In true brutal Korean action-thriller mode (think Old Boy) virgin director Na Hong-Jin’s The Chaser is at once thoughtful storytelling and as visceral as they come. To be sure, this is not a movie for the faint of stomach!
Eom Joong-ho (Kim Yoon-suk), a not particularly likeable pimp, is in trouble. Several of his girls have gone missing and Kim Mi-jin (Seo Young-hee) is the straw that breaks this camel’s back. Suspecting a kidnapping/human trafficking conspiracy he turns his previous experience as a police detective toward finding his ‘charge’ and is led on a twisty and twisted journey over a tension charged 12 hrs. As Joong-ho faces down an alleged serial killer who he believes has taken his lost girl, we witness the multitudes of reasons he is no longer a member of the local constabulary.
In classic noir style Joong-ho is a flawed protagonist; in this case deeply flawed. He brow beats underlings, physically beats suspects, shows little to no sensitivity to other victims and witnesses, lies to the cops, and appears driven solely by his desire to not lose his own personal financial investment in the girls. In fact the most prominent positive trait you can ascribe to him is his tenacity in searching out his quarry; he simply refuses to give up. In the latter parts of The Chaser some more admirable qualities push their way to the fore but by that time you know for sure that this is one troubled guy.
Ha Jung-woo, as prime suspect Jee Yeong-min, turns in a creditably creepy performance of a psychologically disturbed everyman guy-next-door gone wrong. He leads the authorities on a frustrating race against the clock in which the police have only hours to get enough proof to convince a judge to grant them a warrant to arrest him – otherwise he goes free.
The Chaser’s visual and emotional aesthetic borrows more from the muted tones of Takeshi Kitano (Violent Cop, 1989; Sonatine, 1993) than of some of the more highly stylised latter day Korean gangster films like Kim Ji-woon’s A Bittersweet Life (2005). There is a palpable grimness exuded by both the characters and the suburban setting in Na’s film. Coupled with spurts of graphic violence this makes the movie a difficult watch and not for everone. And yet I came away from this movie oddly buoyed. Despite the atrocities we may perpetrate upon each other, even the least admirable of us have the capacity for concern and commendable actions. Though this tale is dark, and doesn’t promise the balm of nicely sewn up happy ending, the moments of grace within light up in stark contrast. It is in this respect that the director has lifted a solid genre piece above many of its contemporaries.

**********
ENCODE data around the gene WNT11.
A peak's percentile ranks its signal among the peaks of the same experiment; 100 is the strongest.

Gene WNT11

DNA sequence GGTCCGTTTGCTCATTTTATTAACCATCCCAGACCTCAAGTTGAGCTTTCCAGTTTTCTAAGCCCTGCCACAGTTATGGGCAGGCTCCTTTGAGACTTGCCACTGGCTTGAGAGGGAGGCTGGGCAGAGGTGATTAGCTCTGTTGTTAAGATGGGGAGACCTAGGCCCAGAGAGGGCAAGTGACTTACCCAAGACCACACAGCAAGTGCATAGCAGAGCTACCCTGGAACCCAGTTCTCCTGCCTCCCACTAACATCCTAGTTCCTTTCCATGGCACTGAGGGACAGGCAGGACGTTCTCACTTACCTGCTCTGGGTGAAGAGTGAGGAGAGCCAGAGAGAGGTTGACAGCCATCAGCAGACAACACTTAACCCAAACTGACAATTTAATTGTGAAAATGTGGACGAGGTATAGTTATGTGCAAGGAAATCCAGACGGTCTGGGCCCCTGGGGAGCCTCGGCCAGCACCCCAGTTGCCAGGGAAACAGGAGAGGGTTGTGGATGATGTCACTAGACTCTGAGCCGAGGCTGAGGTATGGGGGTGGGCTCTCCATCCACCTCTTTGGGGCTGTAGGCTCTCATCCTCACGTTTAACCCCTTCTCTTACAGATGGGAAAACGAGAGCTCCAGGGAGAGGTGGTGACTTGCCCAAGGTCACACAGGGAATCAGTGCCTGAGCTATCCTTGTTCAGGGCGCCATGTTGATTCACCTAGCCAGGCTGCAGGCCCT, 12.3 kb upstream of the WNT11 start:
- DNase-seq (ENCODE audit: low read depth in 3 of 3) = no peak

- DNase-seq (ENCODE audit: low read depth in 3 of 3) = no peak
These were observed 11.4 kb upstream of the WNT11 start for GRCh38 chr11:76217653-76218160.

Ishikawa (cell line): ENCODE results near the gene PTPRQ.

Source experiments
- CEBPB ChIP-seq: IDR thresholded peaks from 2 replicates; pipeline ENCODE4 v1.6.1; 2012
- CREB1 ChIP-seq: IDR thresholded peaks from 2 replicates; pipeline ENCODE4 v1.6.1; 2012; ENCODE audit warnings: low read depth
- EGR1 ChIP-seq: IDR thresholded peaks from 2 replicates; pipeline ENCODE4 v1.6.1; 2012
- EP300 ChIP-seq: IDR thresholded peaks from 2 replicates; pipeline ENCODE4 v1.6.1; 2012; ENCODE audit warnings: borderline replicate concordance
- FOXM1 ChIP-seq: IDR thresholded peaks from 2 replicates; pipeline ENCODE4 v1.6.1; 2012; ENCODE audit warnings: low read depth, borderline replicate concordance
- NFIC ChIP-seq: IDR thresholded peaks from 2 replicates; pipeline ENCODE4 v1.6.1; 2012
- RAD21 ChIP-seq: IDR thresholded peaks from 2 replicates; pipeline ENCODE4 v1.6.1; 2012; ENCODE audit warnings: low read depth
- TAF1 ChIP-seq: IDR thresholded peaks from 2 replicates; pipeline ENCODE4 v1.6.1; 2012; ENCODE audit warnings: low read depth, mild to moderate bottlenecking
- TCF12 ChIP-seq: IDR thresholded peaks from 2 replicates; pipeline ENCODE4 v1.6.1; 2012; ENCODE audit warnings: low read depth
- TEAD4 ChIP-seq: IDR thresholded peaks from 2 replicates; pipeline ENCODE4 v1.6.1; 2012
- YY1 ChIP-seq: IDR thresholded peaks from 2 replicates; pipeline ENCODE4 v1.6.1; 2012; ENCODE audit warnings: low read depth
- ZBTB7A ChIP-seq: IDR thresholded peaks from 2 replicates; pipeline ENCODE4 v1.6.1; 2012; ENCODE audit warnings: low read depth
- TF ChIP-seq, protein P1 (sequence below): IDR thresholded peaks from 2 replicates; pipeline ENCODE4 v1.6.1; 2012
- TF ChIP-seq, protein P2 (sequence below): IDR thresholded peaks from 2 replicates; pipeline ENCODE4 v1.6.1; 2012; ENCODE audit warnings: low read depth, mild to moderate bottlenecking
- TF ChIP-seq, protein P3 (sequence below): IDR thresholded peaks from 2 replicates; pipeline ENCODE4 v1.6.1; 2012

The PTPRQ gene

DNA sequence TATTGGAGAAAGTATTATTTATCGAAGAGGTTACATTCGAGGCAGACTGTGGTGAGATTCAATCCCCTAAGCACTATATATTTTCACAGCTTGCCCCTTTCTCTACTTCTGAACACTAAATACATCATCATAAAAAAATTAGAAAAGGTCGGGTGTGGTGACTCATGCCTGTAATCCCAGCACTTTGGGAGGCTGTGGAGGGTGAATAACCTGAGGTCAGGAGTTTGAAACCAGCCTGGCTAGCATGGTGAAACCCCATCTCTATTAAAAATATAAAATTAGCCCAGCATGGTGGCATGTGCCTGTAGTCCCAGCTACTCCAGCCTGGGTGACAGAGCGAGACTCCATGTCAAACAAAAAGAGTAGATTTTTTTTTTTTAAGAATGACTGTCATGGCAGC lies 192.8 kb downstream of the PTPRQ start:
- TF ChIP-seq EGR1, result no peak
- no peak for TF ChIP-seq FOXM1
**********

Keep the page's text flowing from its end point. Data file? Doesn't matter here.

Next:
DVD Info + Special Features
The crisp 16×9 DVD transfer gives depth to the rain soaked exteriors in which the bulk of this film is set. The choice of Dolby Digital 5.1 and 2.0 audio does the trick whether you’re viewing with a home theatre system, with headphones, or just on a regular TV. The features on this package are pretty standard but solid nonetheless. A two part making of featurette (an extra 40 min all up) provide the director with an opportunity to give some background to the project and the usual production crew and actor insights. We learn that the story is based upon two high profile violent crimes in recent South Korean memory. Na Hong-Jin states that he wants people to take away a sense of horror that such stories are not always fictional – something I think he achieves. The disc is filled out with a trailer and a set of evocative production stills. A worthy single disc release for eastern action genre fans and thoughtful film watchers alike – as long as you can cope with the violence. You have been warned.
Single Disc Edition
Region 4 PAL
16:9 Anamorphic Widescreen
Dolby Digital 5.1 / 2.0
Language: Korean with English Subtitles
Making of The Chaser Pt 1: bringing The Chaser to life (13 min)
Making of The Chaser Pt 2: on the street with The Chaser (28 min)
Eastern Eye Trailers
Reviewed by: Jacob Powell
Rating: 18 – contains graphic violence and offensive language.
Duration: 119 mins
Genre: Crime-Thriller | Action
Director: Na Hong-Jin (2008)
Actors: Kim Yoon-suk, Ha Jung-woo, & Seo Young-hee.
Country: South Korea